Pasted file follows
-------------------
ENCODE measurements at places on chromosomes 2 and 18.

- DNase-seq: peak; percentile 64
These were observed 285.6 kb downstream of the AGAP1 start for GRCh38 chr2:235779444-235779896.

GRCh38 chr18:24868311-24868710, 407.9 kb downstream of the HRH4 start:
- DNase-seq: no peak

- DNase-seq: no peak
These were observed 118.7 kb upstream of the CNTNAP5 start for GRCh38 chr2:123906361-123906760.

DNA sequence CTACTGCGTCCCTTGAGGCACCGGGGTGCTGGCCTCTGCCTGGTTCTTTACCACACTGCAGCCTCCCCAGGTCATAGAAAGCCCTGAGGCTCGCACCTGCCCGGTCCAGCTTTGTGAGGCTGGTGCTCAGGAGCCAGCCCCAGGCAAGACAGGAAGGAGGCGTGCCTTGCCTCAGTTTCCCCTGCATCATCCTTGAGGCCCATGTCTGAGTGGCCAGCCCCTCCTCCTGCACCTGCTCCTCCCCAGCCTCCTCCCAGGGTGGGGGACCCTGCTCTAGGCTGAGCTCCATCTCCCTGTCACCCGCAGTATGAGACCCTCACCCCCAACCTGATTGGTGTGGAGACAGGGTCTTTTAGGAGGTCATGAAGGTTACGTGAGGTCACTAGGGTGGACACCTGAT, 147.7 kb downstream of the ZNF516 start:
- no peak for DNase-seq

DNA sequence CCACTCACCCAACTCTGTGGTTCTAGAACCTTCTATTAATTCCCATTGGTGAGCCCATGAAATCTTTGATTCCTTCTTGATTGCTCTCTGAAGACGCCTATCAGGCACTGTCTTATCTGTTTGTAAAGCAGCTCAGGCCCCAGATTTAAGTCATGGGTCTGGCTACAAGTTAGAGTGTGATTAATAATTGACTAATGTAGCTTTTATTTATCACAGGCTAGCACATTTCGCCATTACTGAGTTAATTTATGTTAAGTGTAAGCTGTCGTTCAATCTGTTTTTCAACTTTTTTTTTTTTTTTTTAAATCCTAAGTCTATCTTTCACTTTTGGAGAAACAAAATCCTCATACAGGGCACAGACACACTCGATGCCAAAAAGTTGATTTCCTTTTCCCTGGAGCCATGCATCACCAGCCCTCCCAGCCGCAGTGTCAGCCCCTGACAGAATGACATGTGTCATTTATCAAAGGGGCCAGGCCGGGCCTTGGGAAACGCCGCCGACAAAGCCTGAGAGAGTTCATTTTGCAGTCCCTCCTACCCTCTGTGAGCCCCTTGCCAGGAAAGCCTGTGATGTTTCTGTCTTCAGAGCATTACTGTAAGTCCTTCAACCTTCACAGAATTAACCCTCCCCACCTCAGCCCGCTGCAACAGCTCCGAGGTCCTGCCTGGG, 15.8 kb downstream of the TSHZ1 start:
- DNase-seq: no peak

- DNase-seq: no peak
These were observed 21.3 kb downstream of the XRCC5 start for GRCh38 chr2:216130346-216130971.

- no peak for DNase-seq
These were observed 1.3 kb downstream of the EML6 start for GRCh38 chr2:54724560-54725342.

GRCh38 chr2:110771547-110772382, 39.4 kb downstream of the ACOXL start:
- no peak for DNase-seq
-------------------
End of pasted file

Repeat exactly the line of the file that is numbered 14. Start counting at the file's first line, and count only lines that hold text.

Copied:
- no peak for DNase-seq